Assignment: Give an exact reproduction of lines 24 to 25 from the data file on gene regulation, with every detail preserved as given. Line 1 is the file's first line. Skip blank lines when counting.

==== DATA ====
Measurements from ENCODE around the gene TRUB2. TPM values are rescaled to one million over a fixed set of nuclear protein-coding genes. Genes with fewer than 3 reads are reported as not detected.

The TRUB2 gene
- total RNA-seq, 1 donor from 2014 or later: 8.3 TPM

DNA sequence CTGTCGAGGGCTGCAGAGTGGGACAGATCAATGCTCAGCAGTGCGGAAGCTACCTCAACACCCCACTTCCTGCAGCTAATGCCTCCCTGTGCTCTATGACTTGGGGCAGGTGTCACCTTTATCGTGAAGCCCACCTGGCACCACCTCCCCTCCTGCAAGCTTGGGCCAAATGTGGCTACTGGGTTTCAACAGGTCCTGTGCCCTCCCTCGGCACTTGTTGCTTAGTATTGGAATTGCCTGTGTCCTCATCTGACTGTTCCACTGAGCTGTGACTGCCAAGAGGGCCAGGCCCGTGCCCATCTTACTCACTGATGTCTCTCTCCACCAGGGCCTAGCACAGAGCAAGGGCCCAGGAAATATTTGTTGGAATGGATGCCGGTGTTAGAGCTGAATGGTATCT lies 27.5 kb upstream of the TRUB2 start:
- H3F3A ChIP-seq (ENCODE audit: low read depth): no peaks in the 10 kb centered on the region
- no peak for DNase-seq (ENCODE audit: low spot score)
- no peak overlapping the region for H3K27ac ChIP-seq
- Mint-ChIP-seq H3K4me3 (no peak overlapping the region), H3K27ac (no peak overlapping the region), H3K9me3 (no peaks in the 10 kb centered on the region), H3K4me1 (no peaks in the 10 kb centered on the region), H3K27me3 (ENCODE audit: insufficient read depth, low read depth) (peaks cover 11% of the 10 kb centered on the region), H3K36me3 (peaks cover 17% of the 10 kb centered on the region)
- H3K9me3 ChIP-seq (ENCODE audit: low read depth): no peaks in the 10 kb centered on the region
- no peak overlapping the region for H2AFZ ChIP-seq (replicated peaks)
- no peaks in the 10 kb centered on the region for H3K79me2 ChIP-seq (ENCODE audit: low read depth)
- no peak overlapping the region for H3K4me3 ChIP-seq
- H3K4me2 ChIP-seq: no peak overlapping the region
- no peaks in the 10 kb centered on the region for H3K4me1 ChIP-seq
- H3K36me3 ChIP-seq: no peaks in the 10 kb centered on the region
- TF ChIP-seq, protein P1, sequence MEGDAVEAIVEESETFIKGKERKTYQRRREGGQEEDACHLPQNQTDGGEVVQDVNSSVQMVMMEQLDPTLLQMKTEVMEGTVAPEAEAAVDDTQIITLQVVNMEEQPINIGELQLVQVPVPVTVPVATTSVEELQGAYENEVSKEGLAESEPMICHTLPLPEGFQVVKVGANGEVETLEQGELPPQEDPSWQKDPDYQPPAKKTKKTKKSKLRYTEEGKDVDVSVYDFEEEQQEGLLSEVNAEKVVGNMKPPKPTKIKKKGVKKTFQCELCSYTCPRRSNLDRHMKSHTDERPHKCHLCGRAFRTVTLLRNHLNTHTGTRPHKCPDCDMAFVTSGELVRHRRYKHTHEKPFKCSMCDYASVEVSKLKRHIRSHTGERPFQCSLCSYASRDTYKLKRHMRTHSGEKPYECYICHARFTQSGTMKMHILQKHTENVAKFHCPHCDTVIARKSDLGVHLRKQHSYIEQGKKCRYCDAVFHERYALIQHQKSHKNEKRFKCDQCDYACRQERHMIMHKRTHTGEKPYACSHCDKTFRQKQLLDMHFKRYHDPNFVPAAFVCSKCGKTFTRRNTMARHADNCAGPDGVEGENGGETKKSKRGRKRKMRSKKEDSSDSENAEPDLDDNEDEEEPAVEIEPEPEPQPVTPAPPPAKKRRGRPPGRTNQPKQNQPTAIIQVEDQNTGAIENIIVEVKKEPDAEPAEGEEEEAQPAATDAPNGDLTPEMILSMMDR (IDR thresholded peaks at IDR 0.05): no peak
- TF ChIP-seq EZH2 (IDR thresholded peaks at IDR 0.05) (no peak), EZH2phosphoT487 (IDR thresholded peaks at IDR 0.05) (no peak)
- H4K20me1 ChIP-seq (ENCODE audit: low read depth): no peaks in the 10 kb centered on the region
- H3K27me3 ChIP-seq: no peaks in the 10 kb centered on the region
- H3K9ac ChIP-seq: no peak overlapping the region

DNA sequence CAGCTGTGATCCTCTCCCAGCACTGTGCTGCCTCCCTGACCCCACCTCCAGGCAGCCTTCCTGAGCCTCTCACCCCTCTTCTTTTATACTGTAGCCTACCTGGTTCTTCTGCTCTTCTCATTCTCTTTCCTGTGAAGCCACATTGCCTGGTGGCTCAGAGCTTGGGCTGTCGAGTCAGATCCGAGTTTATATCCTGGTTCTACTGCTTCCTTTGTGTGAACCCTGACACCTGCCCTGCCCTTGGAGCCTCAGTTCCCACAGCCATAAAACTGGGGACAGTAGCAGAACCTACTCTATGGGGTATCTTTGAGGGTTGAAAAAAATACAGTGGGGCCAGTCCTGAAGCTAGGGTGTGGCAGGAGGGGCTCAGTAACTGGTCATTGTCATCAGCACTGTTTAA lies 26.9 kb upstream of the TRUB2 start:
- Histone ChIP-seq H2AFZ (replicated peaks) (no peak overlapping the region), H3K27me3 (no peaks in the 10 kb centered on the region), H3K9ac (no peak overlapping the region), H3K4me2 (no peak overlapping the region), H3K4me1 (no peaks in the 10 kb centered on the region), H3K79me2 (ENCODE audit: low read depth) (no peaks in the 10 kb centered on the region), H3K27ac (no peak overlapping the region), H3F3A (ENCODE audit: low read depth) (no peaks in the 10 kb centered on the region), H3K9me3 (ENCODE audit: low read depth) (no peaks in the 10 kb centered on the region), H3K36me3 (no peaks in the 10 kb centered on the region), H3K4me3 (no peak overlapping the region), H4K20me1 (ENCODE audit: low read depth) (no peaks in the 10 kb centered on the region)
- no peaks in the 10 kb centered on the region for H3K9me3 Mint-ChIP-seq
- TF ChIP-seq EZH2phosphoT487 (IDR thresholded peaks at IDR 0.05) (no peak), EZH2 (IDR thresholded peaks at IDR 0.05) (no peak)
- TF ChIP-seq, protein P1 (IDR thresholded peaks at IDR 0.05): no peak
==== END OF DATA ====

- TF ChIP-seq EZH2phosphoT487 (IDR thresholded peaks at IDR 0.05) (no peak), EZH2 (IDR thresholded peaks at IDR 0.05) (no peak)
- TF ChIP-seq, protein P1 (IDR thresholded peaks at IDR 0.05): no peak